Jesus said to his disciples: “The kingdom of heaven is like a treasure buried in a field, which a person finds and hides again, and out of joy goes and sells all that he has and buys that field. Again, the kingdom of heaven is like a merchant searching for fine pearls. When he finds a pearl of great price, he goes and sells all that he has and buys it.” (Matthew 13:44-46)

The Parable of Hidden Treasure, Rembrandt,1630

The Parable of Hidden Treasure, Rembrandt,1630

One of the beauties of the Gospel, is that we can read the same lines over and over and receive equally legitimate yet different truths from it. God reveals different layers of truth to us depending on what we need. In reading the parables from this week’s Gospel I was drawn to its themes on detachment. The parables teach us that through God’s grace coupled with our own will efforts, we can disconnect from our natural, concupiscent urges and impulses and gain dominion over ourselves and thus can act most perfectly in accordance with that which we recognize to be good and true. Jesus, in the Gospel of Matthew, uses two particular parables to illustrate this need for detachment. Through the parables of the Hidden Treasure and the Pearl of Great Value he insists that detachment must be achieved at whatever cost that we may obtain the single greatest gift that exists in the universe: the knowledge and love of God.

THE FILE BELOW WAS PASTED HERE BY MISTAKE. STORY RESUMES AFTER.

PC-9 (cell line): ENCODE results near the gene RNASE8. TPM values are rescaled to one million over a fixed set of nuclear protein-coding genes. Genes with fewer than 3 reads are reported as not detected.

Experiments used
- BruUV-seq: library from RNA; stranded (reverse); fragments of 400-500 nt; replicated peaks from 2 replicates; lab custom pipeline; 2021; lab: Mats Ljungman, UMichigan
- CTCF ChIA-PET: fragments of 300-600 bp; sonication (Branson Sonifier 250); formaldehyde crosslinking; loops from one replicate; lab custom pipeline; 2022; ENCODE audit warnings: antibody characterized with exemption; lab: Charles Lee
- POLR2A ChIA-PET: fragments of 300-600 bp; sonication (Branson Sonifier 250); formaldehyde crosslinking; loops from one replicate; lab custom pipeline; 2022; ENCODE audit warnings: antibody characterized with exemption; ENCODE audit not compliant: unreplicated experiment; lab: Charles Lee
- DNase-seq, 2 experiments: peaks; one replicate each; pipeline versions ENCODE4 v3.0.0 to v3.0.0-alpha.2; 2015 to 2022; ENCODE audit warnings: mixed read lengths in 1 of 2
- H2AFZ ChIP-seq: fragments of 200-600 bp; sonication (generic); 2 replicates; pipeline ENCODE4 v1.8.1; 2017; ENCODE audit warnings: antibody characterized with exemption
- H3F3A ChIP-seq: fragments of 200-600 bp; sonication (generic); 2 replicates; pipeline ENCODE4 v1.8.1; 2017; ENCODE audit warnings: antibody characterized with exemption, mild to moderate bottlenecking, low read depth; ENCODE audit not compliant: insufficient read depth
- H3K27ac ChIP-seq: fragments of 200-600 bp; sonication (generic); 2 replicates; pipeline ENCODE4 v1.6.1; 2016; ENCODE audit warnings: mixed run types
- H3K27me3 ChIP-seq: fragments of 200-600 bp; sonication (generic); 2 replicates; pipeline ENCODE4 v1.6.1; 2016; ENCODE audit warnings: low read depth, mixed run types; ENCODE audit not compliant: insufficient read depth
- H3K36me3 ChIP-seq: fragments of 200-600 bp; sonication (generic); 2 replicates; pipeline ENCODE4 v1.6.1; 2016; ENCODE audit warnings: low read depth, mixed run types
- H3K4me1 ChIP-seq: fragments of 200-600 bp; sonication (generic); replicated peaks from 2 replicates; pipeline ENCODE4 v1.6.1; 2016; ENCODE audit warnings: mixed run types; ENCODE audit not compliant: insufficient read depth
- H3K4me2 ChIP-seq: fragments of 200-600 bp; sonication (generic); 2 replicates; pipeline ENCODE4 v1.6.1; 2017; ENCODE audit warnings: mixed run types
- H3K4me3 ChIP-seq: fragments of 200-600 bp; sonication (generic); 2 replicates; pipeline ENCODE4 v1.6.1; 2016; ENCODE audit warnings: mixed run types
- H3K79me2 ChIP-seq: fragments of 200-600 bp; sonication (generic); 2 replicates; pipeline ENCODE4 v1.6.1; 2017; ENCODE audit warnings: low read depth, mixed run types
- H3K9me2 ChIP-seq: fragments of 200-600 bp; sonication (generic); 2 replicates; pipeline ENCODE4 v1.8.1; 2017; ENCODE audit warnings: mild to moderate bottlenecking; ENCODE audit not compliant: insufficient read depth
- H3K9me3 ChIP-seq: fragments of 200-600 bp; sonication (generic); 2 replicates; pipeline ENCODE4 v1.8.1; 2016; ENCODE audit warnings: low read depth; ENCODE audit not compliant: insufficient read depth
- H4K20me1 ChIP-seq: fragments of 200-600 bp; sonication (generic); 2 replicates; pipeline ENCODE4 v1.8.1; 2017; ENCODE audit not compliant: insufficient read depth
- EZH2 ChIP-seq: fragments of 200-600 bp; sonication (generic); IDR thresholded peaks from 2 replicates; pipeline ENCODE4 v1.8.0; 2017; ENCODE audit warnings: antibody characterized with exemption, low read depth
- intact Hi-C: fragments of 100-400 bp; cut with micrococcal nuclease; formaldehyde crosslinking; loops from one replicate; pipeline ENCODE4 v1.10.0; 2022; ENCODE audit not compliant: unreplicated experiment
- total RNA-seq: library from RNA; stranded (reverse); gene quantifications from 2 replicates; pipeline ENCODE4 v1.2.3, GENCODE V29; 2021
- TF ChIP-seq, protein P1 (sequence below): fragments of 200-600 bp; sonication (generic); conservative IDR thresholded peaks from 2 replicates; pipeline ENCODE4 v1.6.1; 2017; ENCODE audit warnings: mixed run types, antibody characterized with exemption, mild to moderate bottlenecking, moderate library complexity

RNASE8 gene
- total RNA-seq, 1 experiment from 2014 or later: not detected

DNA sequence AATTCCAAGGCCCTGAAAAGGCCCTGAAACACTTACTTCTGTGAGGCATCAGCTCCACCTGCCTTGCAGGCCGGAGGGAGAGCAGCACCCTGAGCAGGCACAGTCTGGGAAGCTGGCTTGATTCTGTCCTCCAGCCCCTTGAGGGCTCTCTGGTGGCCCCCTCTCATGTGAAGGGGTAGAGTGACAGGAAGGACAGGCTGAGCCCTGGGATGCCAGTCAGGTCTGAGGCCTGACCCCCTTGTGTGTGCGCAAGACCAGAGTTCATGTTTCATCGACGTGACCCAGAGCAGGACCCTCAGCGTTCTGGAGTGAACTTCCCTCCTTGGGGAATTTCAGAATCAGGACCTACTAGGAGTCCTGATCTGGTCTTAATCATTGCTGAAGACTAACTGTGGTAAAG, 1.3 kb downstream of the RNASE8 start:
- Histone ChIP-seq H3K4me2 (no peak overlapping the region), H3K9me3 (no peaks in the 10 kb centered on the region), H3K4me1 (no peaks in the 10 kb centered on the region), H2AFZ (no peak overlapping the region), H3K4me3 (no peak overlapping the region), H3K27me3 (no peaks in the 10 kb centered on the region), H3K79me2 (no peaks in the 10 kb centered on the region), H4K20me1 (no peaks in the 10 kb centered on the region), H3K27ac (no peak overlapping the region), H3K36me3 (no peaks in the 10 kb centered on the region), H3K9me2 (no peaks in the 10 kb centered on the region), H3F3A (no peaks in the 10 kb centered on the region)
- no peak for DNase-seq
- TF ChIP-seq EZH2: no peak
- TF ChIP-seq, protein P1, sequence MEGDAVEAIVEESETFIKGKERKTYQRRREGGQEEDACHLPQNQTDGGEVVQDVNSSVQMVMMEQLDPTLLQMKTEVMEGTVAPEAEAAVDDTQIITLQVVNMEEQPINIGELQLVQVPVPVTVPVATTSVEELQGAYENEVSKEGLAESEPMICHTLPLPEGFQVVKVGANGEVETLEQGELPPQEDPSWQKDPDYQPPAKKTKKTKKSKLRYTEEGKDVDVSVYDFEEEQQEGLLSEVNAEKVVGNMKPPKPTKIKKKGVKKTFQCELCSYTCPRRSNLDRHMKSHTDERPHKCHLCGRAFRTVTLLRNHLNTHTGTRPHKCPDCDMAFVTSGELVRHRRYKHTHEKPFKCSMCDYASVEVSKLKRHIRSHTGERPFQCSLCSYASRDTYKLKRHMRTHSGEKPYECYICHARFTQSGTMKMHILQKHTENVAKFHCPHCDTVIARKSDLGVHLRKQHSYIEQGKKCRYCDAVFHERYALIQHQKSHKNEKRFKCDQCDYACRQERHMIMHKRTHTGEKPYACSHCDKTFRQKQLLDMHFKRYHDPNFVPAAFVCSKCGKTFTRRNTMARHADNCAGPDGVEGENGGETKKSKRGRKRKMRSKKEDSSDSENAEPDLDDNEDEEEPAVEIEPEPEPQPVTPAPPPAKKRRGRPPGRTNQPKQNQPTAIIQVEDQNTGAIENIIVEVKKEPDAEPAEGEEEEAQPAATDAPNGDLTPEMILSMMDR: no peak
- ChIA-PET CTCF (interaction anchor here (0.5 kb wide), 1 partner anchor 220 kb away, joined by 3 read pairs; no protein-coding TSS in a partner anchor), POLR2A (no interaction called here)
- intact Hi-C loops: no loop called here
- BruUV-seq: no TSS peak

Let us look at the parable of the pearl of great value. Here we have a merchant, whose life is tied up in commerce. His entire livelihood consists in those objects and materials that he uses in trade as tools of commerce. Consider the heft of the idea that he would be drawn, single-mindedly to a single pearl, a pearl he has no intention of trading. Not only does he willingly trade all of his possessions, he is surrendering his means to survive out of faith to God. Using our imaginations to extend the parable, then we see a man who does not even know how he will provide for himself.

The single glorious realization that he comes to is that this pearl is of greater value than anything he can buy or sell. This pearl is the means to true life, a life beyond simple buying and selling. “The merchant reflects Jesus’ first disciples, who left everything to follow Jesus, and he beckons us also to prioritize the kingdom above everything else”. (Commentaries 183)

It’s important that we recognize the practical nature of these parables. The first argument against the validity of these parables is that we, especially the laity, being a population that are supposed to have personal possessions, cannot simply give up everything we have to follow Jesus. It simply isn’t what people do. That is correct, it isn’t what most people do; that’s why in this last Sunday’s readings we were witnesses to Solomon’s prayer.